By Andrea Louise Thomas Photos Yanni
Jeweller Filippa Neij travelled from Solvesborg, Sweden, to Sydney then to Seaford. She came to Australia on a working holiday visa and ended up on a remote horse ranch working as a groomer for long hours for little pay. Despite the shaky start, Filippa loves Australia. She’s travelled home and back a few times, but when she wandered into a Melbourne café looking for work and met a tall, dark, handsome stranger, she fell in love, so she’s staying for good.
During lockdown, Filippa was making jewellery for herself when she had an epiphany about starting her own business.
There was no work in the café, so she started to study jewellery making online. She finds Australians, particularly in Melbourne, are very supportive of artists and makers. “People loving what I do makes me feel really good. It pushes me to do more. As my business is growing, I feel I am growing,” she says.
“People are a lot more open here. It’s a lot easier to go for what you want because people aren’t as judgmental. This is coming from the perspective of a person who grew up in a small town where people love to gossip. In Australia, you can just be anonymous and go for what you want. Everyone has the opportunity to achieve their dream,” she adds.
Nature is her biggest inspiration. While the natural environments of Australia and Sweden are different, her favourite places, forests and beaches, are common to both. The colours and textures of nature guide many of her choices in the jewellery she makes.
She loves the green of peridot, the blues of topaz and sapphire, the gold of citrine, the red of garnet and ruby and the rainbow of colours that tourmaline brings.
As important as the colour of the gemstones, is the energy that each stone brings. It takes tremendous natural energy to make the crystals that gemstones are cut from. Filippa believes they retain some of that creation energy and it radiates out. She explains that each type of gemstone has its own distinct energy offering benefits, such as, calm, self-love, confidence or creativity to name a few. Crystals have been used as healing tools for centuries.
In fact, the reason Filippa chose to make jewellery in the first place was because she wanted crystals around her to help with her anxiety in lockdowns. “When I put my jewellery on and have a lot of crystals around me, it’s like getting a hug,” she says. She started out wrapping crystals in silver wire, then she wanted to do something more. When she tried making jewellery all her friends all wanted a piece so she knew she had something special.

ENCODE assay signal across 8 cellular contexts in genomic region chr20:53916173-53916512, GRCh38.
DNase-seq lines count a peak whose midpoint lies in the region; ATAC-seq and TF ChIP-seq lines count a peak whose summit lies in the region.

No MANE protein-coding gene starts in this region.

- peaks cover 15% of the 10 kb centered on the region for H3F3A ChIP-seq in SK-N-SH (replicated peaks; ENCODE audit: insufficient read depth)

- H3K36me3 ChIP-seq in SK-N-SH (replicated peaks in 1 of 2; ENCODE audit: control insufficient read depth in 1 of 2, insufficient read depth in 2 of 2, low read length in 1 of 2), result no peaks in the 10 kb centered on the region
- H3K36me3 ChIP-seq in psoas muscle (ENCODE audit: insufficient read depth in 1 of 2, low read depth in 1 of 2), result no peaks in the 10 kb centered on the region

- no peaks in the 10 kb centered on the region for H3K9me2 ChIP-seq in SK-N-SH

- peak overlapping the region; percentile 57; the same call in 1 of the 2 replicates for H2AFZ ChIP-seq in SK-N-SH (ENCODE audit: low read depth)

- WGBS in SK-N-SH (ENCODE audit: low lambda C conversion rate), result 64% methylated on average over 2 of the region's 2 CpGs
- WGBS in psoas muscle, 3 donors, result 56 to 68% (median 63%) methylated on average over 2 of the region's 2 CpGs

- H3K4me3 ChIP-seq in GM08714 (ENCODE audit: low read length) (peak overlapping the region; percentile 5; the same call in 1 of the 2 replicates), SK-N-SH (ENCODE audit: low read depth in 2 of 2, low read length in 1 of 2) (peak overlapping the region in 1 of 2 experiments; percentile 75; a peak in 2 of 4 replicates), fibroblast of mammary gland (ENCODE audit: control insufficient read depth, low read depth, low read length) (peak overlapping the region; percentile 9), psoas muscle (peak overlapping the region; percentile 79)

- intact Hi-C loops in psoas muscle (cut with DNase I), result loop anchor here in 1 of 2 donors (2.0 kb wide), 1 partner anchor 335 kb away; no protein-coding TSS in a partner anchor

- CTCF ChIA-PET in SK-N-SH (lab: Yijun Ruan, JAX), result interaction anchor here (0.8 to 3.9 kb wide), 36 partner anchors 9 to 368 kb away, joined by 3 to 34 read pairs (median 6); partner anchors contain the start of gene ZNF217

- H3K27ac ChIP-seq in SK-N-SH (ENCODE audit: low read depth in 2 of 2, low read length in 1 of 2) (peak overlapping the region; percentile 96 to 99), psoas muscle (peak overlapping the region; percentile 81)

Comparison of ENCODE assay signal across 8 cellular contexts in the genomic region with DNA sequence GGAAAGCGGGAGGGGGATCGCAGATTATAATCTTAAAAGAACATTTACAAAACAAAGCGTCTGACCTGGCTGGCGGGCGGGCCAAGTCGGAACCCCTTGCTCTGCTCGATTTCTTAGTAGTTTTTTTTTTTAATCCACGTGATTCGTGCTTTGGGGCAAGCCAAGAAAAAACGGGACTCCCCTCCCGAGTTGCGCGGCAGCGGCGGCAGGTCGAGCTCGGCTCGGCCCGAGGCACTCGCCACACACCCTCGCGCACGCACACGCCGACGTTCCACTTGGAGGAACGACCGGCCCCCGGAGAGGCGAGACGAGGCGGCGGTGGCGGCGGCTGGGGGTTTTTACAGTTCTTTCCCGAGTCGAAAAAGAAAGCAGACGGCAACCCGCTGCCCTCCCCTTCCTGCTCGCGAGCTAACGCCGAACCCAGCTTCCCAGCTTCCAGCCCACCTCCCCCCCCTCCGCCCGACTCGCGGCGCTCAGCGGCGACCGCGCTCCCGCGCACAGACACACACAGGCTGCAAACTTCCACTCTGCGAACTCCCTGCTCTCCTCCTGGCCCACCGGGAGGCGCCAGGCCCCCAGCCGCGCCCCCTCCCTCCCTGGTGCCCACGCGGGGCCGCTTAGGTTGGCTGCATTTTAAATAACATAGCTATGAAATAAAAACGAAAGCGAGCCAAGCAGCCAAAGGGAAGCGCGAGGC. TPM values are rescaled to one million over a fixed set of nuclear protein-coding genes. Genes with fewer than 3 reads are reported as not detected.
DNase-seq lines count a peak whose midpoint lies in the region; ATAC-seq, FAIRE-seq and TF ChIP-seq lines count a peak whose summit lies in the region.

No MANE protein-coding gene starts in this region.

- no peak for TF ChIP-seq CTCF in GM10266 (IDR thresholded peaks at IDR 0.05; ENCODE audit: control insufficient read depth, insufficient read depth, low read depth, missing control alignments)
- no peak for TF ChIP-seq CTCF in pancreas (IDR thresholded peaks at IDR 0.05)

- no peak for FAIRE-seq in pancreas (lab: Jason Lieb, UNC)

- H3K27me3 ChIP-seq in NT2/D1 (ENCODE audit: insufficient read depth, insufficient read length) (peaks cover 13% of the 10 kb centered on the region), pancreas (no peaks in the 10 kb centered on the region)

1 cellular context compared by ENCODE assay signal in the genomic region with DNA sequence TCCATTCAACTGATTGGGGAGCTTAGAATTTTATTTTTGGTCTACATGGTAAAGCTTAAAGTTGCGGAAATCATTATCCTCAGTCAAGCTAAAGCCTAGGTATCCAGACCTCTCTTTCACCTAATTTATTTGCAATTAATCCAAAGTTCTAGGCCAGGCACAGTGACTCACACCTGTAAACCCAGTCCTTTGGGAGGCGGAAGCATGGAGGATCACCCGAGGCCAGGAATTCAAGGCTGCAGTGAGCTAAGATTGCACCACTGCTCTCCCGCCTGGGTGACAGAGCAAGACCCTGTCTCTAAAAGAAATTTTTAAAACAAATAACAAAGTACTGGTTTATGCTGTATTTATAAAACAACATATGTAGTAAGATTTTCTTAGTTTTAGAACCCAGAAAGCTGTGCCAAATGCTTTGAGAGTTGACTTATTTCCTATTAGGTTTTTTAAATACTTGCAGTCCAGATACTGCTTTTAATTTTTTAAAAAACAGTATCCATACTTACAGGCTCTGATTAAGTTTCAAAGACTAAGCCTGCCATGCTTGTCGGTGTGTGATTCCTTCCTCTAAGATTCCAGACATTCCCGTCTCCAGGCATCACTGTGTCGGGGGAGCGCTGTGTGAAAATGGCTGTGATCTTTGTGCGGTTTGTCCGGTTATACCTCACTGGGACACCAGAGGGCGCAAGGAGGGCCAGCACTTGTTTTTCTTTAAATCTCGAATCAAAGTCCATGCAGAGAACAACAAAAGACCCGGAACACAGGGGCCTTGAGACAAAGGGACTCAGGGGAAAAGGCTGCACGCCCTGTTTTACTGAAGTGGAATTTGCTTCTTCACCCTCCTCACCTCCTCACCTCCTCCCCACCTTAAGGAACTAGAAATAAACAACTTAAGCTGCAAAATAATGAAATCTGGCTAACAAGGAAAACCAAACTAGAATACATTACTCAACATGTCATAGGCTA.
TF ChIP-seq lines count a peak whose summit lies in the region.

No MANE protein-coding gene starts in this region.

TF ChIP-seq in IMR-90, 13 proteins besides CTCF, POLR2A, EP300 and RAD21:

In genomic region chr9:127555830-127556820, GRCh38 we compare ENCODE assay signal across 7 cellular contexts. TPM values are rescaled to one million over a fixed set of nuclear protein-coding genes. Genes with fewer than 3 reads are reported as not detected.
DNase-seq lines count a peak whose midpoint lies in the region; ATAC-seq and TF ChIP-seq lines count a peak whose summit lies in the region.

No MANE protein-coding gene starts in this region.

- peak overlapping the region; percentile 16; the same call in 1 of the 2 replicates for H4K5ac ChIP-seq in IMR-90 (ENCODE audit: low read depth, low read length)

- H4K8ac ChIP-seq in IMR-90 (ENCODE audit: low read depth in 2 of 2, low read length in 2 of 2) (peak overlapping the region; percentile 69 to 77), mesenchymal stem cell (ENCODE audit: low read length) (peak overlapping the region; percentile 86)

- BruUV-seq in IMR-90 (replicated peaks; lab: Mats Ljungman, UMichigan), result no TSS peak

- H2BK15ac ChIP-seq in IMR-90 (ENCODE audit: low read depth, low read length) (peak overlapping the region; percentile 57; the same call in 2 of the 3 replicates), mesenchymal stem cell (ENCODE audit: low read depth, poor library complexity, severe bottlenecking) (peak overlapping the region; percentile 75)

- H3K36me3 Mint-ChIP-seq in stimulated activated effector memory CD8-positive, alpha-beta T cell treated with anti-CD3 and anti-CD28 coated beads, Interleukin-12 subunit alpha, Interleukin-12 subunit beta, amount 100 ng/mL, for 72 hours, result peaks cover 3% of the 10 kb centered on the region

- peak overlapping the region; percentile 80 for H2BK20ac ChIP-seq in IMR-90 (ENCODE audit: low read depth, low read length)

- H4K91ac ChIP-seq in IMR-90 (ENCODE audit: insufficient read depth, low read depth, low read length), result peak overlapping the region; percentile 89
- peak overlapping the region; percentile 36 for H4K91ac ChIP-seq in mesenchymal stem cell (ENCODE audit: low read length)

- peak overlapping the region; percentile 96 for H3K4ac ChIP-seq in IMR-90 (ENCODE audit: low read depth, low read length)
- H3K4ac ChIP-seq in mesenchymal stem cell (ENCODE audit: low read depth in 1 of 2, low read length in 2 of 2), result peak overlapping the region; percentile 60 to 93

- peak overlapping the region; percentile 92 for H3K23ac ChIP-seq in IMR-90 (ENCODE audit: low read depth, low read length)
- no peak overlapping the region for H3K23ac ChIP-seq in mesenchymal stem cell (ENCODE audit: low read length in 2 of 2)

Starting out during lockdown, Filippa had to rely mostly on online tutorials, but in a small window of freedom she took a four-week silversmithing course with Jane Ruljancich in the Dandenongs. There she learned all of her basic skills while having a lot of fun with fellow students. After that, she ordered tools and materials.
She then learned to set stones watching YouTube videos. Lots of trial and error perfected her process.
Filippa has always been a creative person. As a child she loved drawing and painting. Then she tried photography and loved that too. She was nourished in her artistic endeavours by her mother who drew and made pottery. Now her Mum also makes jewellery. Filippa hopes they can collaborate in the future. Her aunt is also an artist. There was plenty of creative support and inspiration to draw from in her young life.
Having an ethical practice is a priority. She’s mindful of the materials she chooses. Filippa only uses recycled silver and gold. Gemstones are ethically sourced. All of her packaging is plant-based and compostable.
Carry bags are made of eco-friendly organic cotton. Recycled paper and soy-based ink are used for her cards.
“My motivation is to work from the heart, not just to make money. When you do something you love it doesn’t really feel like work anyway,” she says. Her jewellery is not only attractive, but attracting. There is something about it that just draws people in and speaks to them. It’s a wonderful little mystery.
Meet Filippa and see her work at her By Neij stall at Emu Plains or Little Beauty Markets.